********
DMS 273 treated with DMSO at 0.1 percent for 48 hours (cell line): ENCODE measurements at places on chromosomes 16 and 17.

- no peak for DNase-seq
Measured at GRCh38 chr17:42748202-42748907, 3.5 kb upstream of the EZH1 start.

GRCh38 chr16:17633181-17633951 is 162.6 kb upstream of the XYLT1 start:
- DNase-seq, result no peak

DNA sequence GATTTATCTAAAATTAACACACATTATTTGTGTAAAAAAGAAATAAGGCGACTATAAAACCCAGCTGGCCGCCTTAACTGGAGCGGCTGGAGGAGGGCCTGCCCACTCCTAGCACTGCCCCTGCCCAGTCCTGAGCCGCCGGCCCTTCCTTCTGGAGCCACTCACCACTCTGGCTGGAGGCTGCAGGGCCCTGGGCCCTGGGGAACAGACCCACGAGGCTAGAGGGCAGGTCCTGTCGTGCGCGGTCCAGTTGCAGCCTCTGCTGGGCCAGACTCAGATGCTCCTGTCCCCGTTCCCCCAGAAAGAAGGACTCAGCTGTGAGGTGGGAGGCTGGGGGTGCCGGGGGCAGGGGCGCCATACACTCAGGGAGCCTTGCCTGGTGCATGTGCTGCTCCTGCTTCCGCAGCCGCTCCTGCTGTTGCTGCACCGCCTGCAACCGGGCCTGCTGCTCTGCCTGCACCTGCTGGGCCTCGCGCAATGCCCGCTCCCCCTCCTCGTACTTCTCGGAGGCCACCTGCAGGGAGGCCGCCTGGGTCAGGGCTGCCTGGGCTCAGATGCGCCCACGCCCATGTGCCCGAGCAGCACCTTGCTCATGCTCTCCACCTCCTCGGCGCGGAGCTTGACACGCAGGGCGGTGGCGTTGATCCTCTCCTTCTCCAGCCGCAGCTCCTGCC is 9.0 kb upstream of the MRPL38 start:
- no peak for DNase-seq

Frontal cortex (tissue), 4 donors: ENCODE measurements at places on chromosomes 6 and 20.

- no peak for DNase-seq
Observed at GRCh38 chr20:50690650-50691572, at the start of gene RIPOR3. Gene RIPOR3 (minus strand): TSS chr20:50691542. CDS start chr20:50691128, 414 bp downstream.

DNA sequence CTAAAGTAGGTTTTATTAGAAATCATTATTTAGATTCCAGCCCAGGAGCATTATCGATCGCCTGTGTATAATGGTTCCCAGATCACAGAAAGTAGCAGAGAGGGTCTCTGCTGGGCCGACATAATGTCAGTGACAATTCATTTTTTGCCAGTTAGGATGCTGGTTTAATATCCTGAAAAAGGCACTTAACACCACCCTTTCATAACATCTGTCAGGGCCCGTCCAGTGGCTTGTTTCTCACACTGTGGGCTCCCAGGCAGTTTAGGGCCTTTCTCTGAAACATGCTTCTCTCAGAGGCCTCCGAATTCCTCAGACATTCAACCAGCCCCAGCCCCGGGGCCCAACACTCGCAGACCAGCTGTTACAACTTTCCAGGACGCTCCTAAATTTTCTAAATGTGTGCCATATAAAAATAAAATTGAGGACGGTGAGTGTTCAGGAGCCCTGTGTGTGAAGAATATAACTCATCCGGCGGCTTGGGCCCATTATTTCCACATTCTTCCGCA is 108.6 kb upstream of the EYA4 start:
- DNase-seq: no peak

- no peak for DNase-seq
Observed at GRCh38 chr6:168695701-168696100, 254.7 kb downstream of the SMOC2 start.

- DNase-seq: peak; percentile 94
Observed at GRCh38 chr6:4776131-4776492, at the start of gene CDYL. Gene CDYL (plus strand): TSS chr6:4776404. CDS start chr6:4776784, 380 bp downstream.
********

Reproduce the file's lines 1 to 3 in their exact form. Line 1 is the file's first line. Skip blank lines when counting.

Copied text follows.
DMS 273 treated with DMSO at 0.1 percent for 48 hours (cell line): ENCODE measurements at places on chromosomes 16 and 17.

- no peak for DNase-seq
Measured at GRCh38 chr17:42748202-42748907, 3.5 kb upstream of the EZH1 start.